No result found
Climate change from human activities mainly results from the energy imbalance in Earth's climate system caused by rising concentrations of heat-trapping gases. About 93% of the energy imbalance accumulates in the ocean as increased ocean heat content (OHC). The ocean record of this imbalance is much less affected by internal variability and is thus better suited for detecting and attributing human influences than more commonly used surface temperature records. Recent observation-based estimates show rapid warming of Earth's oceans over the past few decades. This warming has contributed to increases in rainfall intensity, rising sea levels, the destruction of coral reefs, declining ocean oxygen levels, and declines in ice sheets; glaciers; and ice caps in the polar regions. Recent estimates of observed warming resemble those seen in models, indicating that models reliably project changes in OHC.
Rockefeller Archive Center;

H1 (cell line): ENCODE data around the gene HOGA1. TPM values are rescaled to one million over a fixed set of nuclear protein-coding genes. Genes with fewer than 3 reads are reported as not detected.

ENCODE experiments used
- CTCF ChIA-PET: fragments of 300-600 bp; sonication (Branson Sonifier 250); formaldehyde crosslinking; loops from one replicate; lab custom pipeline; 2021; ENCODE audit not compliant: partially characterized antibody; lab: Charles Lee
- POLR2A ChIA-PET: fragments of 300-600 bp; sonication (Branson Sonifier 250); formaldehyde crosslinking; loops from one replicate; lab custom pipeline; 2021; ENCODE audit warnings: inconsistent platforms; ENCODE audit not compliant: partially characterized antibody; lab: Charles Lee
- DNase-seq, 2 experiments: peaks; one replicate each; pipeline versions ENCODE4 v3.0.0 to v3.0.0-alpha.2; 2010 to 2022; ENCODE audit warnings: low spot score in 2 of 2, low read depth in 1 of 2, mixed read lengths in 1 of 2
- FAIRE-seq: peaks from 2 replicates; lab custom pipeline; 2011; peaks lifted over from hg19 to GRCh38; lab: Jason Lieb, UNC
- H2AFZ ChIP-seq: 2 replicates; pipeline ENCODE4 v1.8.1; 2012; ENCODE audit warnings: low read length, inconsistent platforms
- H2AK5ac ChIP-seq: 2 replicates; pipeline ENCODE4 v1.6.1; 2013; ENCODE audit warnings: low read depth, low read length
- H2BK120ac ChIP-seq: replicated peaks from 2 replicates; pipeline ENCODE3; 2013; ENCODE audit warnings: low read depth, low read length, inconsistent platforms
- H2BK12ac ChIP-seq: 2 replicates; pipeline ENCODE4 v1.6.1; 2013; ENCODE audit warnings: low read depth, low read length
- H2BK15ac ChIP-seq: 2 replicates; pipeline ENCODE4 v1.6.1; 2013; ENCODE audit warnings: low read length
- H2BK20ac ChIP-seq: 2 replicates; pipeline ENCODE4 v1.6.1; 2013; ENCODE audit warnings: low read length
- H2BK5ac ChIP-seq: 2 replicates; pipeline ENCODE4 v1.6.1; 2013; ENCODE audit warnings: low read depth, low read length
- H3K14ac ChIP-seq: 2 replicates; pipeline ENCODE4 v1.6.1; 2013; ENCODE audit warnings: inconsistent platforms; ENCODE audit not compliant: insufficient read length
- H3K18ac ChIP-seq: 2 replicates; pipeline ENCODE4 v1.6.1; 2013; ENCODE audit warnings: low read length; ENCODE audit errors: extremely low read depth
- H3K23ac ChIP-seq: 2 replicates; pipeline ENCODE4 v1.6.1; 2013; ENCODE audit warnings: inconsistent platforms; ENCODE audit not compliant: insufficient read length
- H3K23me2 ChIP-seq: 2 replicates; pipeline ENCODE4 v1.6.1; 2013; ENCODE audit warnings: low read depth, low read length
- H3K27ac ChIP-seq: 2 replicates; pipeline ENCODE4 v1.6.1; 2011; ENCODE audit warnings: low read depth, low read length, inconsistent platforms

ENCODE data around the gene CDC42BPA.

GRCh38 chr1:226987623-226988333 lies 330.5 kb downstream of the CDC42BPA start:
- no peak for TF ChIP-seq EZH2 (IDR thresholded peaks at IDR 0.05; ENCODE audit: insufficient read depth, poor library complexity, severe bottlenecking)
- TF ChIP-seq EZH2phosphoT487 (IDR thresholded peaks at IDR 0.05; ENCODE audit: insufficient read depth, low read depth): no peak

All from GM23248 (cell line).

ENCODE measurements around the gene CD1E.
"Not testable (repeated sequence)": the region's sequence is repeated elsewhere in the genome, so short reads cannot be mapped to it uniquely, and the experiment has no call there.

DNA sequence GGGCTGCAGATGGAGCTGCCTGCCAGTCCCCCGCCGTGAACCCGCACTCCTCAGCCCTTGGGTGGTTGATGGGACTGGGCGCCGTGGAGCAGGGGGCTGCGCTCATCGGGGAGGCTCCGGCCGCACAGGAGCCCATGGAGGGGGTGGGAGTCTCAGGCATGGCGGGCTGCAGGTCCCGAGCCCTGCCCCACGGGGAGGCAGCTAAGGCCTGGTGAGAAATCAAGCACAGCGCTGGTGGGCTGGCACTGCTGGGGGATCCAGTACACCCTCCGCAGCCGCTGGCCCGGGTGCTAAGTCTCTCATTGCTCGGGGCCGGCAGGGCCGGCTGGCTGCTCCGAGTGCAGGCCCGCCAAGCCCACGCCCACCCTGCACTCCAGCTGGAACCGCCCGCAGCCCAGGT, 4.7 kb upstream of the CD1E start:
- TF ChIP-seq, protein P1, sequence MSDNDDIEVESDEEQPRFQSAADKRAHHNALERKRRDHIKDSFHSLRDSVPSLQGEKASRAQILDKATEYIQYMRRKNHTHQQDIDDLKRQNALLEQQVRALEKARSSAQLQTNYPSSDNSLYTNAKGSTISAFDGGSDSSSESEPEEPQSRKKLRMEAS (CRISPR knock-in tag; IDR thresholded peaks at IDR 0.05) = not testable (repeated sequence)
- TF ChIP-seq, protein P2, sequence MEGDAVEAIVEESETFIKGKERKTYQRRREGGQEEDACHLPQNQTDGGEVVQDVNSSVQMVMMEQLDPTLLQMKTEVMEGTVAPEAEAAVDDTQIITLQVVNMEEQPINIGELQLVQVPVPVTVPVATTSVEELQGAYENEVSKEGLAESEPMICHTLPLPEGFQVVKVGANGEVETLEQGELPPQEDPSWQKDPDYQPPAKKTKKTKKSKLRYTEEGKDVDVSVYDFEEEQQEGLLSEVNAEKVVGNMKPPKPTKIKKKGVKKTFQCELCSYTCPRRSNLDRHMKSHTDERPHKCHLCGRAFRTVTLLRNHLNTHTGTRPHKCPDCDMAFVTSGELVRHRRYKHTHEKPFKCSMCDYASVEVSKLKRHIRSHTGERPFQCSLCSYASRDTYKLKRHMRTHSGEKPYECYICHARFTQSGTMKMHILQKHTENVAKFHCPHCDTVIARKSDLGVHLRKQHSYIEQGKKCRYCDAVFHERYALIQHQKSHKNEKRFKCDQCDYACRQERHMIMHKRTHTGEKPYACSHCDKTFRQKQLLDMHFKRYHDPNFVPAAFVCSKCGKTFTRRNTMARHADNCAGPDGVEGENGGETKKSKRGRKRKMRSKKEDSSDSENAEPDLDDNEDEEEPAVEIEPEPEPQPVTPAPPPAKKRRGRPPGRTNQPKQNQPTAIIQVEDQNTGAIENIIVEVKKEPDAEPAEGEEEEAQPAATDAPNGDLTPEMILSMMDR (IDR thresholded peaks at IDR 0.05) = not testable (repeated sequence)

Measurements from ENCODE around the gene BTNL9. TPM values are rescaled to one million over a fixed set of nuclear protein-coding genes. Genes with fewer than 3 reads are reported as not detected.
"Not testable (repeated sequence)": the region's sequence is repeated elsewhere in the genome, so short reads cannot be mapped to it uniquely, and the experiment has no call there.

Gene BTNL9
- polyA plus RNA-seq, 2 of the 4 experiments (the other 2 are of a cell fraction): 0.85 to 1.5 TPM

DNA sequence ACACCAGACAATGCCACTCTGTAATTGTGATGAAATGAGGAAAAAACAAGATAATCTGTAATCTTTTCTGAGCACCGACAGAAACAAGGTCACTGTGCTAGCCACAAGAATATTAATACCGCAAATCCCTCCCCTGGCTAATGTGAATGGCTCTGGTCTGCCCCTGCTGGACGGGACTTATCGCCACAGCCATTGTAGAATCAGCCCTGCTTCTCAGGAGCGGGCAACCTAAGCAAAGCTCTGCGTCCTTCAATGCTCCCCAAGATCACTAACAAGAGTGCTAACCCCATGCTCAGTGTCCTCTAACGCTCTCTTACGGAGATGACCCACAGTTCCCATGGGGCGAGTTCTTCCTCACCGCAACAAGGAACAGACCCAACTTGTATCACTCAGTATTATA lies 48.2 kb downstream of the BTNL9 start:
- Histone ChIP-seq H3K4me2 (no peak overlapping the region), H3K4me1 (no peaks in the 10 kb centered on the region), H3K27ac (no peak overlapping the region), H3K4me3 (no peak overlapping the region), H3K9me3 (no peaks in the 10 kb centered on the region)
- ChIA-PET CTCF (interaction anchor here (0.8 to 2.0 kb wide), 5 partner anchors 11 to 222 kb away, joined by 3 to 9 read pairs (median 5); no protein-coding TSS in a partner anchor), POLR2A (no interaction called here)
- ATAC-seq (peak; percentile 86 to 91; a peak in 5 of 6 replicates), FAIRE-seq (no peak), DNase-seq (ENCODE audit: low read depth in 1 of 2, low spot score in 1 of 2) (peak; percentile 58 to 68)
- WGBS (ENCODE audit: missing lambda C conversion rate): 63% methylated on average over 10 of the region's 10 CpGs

My paper documents the history of the Jackson Hole Wildlife Park, created on Rockefeller-owned lands in northwestern Wyoming shortly after WWII. A collaboration between Laurance Rockefeller, president of Jackson Hole Preserve, Inc., the New York Zoological Society and the State of Wyoming, the park sought to educate the public about the need for conservation by creating a living exhibit of the West's major wild animals - primarily elk, bison, moose, antelope, and a variety of deer species. It was thought that if people could see these majestic animals in their natural environment versus the typical urban/suburban zoo, they would be more apt to become involved in the effort to save them and the habitats necessary for their survival. Almost simultaneously, the founders established a scientific research facility to enable studies of the area's animals, plants, watershed, and other features impacting the landscape.